WASHINGTON – The Pentagon is allowing transgender people to enlist in the military early Jan. 1, despite President Donald Trump’s of the opposition.
The new policy reflects the growing legal pressure on the issue, and the difficult obstacles, the federal government would have to cross to force the Advantage, though, is the question to put a ban on transgender individuals from the military. Two federal courts have already spoken out against the ban. Potential transgender recruits will have to be a long and stringent set of physical, medical and mental conditions which make it possible, though it is difficult for them to be a member of the armed forces.
Maj. David Eastburn, a Pentagon spokesman, says that the call of transgender recruits start Jan. 1 and go to the middle of the legal battles. The Ministry of Defense is also studying the problem.
Eastburn told The Associated Press on Monday that the new guidelines mean that the Pentagon can disqualify potential recruits with gender dysphoria, a history of the medical treatments associated with gender transition and those who underwent reconstruction. But these recruits are allowed if a medical service provider declares they are clinically stable in the recommended sex for 18 months and are free of any significant problems or impairment in social, occupational, or other important areas.
Transgender persons that hormone therapy should also be stable on their medication for 18 months.
The requirements make it challenging for a transgender recruit. But they mirror concerns President Barack Obama laid out at the Pentagon in the first instance lifted the ban on transgender service last year.
The Pentagon has similar restrictions for recruits with a variety of medical or psychological disorders, such as bipolar disorder.
“Because of the complexity of this new medical standard, trained medical officers in the execution of a medical prescreen of transgender candidates for the military service, which otherwise meet all applicable applicant standards,” Eastburn said.
Last year, when Secretary of Defense Ash Carter ended the ban on transgender service members, so they openly in the military. He said that within 12 months of July 2017 — transgender people also would be able to access the service.
Trump, however, tweeted in July that the federal government “will not accept or allow transgender troops to serve “in any capacity” in the army. A month later he issued a formal order telling the Pentagon to extend the ban. He gave the ministry six months to determine what to do about those currently serving.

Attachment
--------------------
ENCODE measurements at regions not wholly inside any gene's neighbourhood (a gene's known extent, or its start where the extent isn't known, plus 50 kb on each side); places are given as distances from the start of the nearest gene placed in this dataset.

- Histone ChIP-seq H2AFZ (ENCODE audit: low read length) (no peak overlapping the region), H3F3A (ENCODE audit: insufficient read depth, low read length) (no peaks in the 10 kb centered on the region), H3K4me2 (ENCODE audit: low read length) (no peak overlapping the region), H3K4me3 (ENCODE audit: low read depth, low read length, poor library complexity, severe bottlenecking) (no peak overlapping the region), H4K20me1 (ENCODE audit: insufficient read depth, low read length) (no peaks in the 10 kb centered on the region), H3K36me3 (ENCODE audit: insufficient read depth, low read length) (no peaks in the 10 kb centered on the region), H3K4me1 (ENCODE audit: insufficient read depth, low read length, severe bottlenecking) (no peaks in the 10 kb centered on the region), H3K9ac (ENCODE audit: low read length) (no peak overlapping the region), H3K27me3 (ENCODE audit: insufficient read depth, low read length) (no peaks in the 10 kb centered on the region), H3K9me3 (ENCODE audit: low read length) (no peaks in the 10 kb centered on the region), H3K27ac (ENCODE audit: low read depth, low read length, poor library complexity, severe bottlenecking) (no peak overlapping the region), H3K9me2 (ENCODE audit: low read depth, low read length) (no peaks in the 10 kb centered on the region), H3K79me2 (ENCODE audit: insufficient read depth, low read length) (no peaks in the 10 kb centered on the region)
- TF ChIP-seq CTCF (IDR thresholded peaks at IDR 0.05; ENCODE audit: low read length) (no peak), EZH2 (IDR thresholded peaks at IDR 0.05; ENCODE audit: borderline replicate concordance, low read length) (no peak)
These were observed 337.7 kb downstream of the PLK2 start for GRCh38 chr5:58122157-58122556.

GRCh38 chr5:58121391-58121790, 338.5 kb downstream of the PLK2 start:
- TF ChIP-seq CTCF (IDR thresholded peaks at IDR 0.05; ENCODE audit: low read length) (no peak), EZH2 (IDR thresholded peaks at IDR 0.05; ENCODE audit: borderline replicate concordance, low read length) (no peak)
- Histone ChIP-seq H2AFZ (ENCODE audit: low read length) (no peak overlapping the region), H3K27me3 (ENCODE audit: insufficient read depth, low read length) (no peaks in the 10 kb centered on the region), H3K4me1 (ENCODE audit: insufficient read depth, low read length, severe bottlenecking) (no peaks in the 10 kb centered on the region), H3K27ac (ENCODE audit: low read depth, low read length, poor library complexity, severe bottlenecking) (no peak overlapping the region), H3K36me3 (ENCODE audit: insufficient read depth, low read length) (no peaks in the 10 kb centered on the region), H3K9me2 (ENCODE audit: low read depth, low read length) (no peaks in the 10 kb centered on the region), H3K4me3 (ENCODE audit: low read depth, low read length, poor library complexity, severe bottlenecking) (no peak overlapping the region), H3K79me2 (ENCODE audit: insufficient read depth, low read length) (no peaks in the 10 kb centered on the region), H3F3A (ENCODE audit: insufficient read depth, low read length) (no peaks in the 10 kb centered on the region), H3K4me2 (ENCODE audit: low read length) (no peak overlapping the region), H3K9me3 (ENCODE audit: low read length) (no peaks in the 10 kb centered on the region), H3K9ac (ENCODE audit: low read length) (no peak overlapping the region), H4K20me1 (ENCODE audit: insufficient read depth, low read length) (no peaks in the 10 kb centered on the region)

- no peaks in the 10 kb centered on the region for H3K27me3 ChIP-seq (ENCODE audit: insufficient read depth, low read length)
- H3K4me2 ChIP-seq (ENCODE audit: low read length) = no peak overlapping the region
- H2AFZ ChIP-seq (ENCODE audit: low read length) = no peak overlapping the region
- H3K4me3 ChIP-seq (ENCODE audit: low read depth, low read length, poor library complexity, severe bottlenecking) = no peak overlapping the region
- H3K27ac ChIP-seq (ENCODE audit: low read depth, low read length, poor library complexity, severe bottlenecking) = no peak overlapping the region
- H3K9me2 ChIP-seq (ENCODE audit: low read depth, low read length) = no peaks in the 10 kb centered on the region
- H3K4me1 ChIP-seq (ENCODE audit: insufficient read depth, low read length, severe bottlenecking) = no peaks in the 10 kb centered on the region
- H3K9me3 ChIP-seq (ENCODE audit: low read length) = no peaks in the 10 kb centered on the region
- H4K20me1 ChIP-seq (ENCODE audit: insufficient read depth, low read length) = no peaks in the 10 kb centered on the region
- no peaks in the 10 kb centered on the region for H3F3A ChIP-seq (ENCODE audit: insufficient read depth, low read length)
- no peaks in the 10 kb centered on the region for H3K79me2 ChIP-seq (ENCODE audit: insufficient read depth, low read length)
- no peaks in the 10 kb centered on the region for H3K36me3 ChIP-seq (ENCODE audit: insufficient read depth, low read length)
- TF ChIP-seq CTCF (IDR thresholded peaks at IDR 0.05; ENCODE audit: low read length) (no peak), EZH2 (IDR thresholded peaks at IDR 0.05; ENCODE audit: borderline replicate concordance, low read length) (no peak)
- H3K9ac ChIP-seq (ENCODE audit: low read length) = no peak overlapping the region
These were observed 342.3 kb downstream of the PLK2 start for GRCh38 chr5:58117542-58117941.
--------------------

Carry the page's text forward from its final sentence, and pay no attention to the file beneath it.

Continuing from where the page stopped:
Trump’s decision was quickly challenged, and two U. S. district court judges have already spoken out against the ban. A part of a decision requires the government to allow transgender individuals to enlist early Jan. 1.
The government had asked that the Jan. 1 requirement can be set, while the appeal of the revenue. The Pentagon move Monday signals the growing sense within the government that the authorities are likely to lose the legal battle.
“The controversy is not about whether you transgender enlistees, it is going to be on what conditions,” said Brad Carson, who was closely involved in the last administration of the decisions. “That’s really where the controversy will lie.”
Carson worried, however, that the Ministry of Defence could choose to meet a deadline so that transgender recruits, but under such onerous conditions, that practically there will be no.” Carson, who worked for Carter as the acting assistant secretary of defense for personnel, said 18 months of stability in the desired gender is a reasonable amount of time.
“It has no basis in science,” he said, noting that the experts have suggested six months is enough. “But as a compromise between competing interests, and perhaps the certain for the uncertain, 18 months was what people came around. And that is a reasonable position, and defensible.”